My message to all journalists at News International is clear – it’s time for action. If you want protection that’s independent, that puts journalists and journalism first – you need to join the NUJ now.
If you want a collective independent voice sticking up for your rights at work, a union that puts journalistic ethics first and doesn’t pay mere lipservice to the fundamental principle of protecting your sources, you need to join the NUJ now.
I’ve taken calls from many whistleblowers and sources in recent days who are frankly terrified that they will be arrested or sacked any day now. They cannot believe that the confidentiality they were promised has been breached.
Change is possible. Just as the establishment of NISA was a loophole in the recognition legislation served up to Murdoch by politicians in his thrall, so there is a loophole that will open up the door to real trade union protection.
If ten per cent of journalists at News International say they want NISA to be derecognised, the case can be made and won. With derecognition comes the opportunity for recognition of the NUJ.
I need journalists on the titles to get in touch, to join the NUJ and to come together to form an organising NUJ chapel.
Two eminent QCs – Geoffrey Robertson and John Hendy – are working with me on a range of legal measures to challenge the actions of the MSC and to provide help and support to members at News International before more members are thrown to the wolves. I will need journalists willing to be part of this legal challenge.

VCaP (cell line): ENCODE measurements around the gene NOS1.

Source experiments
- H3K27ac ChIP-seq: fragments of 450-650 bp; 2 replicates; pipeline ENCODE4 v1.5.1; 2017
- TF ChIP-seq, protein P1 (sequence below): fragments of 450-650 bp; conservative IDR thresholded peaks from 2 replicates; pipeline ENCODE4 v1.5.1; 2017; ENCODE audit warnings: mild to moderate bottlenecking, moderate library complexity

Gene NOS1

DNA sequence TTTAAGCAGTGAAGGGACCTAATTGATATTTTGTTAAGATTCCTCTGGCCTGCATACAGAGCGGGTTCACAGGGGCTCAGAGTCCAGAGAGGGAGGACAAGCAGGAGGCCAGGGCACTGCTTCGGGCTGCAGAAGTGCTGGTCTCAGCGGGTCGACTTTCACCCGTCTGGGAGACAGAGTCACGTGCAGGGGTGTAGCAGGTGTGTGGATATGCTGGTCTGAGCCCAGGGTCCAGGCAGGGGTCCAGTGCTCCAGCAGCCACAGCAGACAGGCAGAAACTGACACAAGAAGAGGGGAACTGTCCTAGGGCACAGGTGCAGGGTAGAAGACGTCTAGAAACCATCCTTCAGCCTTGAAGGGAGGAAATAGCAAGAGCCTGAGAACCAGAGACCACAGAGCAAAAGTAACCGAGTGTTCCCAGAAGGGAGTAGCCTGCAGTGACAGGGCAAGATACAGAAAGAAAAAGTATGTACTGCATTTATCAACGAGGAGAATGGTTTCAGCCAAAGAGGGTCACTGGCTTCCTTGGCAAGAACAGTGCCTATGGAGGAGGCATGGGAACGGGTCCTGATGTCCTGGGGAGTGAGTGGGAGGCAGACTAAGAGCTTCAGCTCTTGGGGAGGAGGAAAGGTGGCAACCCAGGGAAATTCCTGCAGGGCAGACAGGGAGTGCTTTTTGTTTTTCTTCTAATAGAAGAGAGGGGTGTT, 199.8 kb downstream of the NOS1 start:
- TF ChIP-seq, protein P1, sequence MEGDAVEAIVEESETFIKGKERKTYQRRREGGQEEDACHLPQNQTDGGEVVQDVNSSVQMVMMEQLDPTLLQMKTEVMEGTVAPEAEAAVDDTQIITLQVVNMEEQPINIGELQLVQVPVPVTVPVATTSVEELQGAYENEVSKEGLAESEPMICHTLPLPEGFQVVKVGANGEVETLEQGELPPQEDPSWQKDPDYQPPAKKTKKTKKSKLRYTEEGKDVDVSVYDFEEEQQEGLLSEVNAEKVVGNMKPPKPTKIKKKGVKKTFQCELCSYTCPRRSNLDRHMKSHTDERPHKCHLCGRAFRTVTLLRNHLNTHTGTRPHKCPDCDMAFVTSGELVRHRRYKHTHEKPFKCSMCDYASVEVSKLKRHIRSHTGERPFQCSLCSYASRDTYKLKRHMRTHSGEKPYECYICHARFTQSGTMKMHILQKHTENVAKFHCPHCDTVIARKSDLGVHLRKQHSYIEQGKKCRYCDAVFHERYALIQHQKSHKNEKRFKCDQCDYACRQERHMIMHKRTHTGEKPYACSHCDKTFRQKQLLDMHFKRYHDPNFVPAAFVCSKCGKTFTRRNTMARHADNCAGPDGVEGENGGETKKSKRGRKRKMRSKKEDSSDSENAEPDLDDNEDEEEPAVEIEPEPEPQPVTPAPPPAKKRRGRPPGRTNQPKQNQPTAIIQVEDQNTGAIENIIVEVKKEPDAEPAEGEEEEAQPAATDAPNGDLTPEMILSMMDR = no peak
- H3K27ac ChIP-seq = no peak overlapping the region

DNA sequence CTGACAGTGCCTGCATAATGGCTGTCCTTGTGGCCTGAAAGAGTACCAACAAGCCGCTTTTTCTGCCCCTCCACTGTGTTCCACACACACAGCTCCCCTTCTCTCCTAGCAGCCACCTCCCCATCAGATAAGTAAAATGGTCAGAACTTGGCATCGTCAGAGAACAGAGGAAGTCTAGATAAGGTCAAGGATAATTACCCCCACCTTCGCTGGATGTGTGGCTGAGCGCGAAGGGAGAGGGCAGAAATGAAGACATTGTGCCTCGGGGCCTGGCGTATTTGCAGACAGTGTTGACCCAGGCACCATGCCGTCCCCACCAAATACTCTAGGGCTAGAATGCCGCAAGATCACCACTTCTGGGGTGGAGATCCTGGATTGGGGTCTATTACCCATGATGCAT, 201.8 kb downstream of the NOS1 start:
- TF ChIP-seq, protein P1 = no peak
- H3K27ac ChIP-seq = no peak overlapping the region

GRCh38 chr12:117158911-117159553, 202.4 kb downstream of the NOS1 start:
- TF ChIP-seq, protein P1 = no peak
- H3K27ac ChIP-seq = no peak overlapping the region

There’s no time to wait. The company has shown where loyalty and committed service leads to. Journalists need an independent voice like never before. It’s time to join the NUJ and work together to stand up for journalists and journalism across News International.
Get in touch today – email . Join the NUJ at  

Join Today – Join the Campaign for NUJ recognition at News International


  1. Anonymous16 February 2012 15:12

    Wow, it's like the NUJ have forgotten that these union-hating scabs at NI haven't just spent years avoiding paying subs to a proper union, they've also spent years undermining the whole trade union movement in their papers.

  2. Anonymous16 February 2012 19:23